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At Cape Coast Castle on the shores of the Ghanaian city, a sordid history belies its beauty. The castle overlooking the Atlantic Ocean, a former slave-trade outpost, is home to the so-called “Door of No Return,” through which millions of Africans were forced onto slave ships bound for the United States
Door Of No Return, Slave Castle, Cape Coast, Ghana. This signifies the return of the slaves descendants to Ghana to acknowledge the history of their ancestors and each year Ghana celebrates Emancipation Day which welcomes the people from the Diaspora back to their homeland.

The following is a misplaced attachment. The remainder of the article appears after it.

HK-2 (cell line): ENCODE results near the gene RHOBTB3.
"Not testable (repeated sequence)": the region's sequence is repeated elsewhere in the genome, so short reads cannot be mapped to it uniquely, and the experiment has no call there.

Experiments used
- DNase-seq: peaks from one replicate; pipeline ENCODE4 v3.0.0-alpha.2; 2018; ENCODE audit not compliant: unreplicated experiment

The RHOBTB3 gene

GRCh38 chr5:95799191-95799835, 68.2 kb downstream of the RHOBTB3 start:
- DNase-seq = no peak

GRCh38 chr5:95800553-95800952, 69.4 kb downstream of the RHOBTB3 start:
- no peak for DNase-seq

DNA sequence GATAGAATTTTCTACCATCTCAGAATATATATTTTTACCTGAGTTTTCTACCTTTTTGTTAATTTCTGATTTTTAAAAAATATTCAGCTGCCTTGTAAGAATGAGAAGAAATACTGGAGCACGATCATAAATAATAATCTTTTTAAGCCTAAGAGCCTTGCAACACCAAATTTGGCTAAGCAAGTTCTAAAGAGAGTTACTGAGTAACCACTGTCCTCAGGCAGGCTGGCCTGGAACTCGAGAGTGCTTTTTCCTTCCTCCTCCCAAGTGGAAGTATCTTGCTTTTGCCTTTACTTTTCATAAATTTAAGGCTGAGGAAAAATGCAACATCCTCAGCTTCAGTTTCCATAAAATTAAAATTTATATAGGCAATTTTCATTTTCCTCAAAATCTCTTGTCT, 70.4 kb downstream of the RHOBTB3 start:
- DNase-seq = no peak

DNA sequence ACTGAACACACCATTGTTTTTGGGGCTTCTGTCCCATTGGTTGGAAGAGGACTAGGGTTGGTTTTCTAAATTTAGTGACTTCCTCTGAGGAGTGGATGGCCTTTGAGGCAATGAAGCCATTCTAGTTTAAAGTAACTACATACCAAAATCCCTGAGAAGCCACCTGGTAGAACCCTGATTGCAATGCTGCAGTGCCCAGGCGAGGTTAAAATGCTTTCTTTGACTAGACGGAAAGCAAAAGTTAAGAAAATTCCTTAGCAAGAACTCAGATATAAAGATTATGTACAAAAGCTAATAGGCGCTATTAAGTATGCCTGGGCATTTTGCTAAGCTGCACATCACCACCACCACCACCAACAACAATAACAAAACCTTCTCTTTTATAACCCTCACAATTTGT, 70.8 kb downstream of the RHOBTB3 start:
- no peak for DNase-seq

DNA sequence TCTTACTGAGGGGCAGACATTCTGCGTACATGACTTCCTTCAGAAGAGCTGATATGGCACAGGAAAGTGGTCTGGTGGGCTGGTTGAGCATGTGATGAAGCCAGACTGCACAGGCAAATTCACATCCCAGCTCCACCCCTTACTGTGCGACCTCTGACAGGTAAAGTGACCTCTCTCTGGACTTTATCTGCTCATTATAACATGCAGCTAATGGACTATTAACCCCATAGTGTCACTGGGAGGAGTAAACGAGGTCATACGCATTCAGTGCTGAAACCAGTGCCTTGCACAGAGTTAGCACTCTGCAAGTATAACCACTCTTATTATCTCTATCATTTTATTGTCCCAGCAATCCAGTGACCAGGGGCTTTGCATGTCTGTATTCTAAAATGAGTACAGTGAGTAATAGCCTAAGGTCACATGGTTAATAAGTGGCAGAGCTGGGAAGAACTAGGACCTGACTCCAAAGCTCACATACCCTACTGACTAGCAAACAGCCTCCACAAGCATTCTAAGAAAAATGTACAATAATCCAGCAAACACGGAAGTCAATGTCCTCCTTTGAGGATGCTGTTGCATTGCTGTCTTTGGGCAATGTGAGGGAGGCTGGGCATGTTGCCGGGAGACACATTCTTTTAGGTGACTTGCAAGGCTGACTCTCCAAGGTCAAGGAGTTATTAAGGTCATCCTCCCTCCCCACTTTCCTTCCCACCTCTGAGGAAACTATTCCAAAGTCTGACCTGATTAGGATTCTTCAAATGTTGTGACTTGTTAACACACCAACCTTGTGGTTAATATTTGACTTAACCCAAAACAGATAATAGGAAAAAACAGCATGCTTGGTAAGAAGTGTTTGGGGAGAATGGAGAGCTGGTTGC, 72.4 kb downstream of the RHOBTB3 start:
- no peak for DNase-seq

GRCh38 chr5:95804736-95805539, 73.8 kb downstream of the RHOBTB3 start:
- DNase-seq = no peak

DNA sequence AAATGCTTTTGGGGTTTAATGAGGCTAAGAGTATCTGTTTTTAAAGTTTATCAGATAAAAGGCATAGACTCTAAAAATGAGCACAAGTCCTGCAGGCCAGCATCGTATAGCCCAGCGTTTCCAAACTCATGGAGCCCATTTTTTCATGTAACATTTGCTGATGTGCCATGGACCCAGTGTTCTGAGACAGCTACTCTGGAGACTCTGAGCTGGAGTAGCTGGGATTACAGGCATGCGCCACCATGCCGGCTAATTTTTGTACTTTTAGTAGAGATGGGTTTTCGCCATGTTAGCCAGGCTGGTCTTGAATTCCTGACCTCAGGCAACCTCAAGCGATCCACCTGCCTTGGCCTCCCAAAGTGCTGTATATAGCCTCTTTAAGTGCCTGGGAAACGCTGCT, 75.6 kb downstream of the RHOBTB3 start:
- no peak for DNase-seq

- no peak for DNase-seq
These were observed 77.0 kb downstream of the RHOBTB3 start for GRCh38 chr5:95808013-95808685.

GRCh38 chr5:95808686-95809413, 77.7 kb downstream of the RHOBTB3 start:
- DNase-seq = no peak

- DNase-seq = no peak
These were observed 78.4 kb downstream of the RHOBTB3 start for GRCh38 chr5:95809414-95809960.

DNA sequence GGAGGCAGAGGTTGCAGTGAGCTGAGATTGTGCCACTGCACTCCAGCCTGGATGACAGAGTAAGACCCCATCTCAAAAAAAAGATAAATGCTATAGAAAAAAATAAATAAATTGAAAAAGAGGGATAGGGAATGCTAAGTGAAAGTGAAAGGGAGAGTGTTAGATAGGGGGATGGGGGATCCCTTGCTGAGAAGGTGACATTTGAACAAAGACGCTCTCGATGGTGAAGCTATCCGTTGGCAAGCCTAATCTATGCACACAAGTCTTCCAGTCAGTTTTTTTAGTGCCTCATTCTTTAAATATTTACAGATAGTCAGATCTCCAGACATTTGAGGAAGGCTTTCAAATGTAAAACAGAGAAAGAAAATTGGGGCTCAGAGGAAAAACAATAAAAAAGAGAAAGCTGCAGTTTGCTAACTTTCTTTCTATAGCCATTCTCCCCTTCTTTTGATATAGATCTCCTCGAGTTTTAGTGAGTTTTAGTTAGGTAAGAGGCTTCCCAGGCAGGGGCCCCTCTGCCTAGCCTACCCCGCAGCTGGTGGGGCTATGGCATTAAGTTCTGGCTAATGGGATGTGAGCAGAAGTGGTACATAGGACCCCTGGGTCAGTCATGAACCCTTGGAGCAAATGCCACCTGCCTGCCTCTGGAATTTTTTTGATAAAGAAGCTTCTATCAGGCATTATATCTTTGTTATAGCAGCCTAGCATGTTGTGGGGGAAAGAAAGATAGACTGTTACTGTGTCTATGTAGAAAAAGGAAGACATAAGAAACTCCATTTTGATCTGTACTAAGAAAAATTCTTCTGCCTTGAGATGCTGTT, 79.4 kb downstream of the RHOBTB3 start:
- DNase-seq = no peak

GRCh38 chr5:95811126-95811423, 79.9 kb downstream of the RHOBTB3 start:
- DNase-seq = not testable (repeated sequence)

Some descendants of enslaved people are returning to Ghana, which has declared the “Year of Return.” It’s an emotional moment, with Africans and African Americans coming at it from different perspectives, and with different hopes.
Many African Americans visiting Ghana are trying to reconnect with their family history and culture from before the slave trade. At the same time, some Ghanaians are attempting to reconcile with people from the African diaspora. Representatives of ethnic groups that participated in the slave trade have recently apologized.